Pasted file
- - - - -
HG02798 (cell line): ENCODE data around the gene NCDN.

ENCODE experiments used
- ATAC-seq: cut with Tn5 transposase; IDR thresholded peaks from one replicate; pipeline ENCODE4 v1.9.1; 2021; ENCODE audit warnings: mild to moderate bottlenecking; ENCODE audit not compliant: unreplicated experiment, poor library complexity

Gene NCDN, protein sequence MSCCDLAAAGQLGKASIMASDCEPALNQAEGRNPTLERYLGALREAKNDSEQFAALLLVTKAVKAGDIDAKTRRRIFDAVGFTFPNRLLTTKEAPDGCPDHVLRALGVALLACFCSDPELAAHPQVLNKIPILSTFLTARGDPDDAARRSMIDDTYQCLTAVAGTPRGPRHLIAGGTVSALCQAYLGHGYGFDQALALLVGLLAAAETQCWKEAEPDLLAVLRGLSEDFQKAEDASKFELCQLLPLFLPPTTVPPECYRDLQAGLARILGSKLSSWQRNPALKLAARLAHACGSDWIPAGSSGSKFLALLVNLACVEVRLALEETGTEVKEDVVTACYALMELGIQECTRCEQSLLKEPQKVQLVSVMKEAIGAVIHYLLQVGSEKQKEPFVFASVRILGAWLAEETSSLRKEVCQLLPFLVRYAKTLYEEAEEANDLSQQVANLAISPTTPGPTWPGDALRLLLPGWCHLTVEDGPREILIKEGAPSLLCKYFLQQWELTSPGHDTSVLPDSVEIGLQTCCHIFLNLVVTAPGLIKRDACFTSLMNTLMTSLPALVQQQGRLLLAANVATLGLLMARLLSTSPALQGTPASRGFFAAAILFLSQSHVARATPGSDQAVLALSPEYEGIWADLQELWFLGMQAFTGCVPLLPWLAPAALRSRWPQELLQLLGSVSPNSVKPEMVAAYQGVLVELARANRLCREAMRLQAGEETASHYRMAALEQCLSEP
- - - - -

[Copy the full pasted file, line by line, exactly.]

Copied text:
HG02798 (cell line): ENCODE data around the gene NCDN.

ENCODE experiments used
- ATAC-seq: cut with Tn5 transposase; IDR thresholded peaks from one replicate; pipeline ENCODE4 v1.9.1; 2021; ENCODE audit warnings: mild to moderate bottlenecking; ENCODE audit not compliant: unreplicated experiment, poor library complexity

Gene NCDN, protein sequence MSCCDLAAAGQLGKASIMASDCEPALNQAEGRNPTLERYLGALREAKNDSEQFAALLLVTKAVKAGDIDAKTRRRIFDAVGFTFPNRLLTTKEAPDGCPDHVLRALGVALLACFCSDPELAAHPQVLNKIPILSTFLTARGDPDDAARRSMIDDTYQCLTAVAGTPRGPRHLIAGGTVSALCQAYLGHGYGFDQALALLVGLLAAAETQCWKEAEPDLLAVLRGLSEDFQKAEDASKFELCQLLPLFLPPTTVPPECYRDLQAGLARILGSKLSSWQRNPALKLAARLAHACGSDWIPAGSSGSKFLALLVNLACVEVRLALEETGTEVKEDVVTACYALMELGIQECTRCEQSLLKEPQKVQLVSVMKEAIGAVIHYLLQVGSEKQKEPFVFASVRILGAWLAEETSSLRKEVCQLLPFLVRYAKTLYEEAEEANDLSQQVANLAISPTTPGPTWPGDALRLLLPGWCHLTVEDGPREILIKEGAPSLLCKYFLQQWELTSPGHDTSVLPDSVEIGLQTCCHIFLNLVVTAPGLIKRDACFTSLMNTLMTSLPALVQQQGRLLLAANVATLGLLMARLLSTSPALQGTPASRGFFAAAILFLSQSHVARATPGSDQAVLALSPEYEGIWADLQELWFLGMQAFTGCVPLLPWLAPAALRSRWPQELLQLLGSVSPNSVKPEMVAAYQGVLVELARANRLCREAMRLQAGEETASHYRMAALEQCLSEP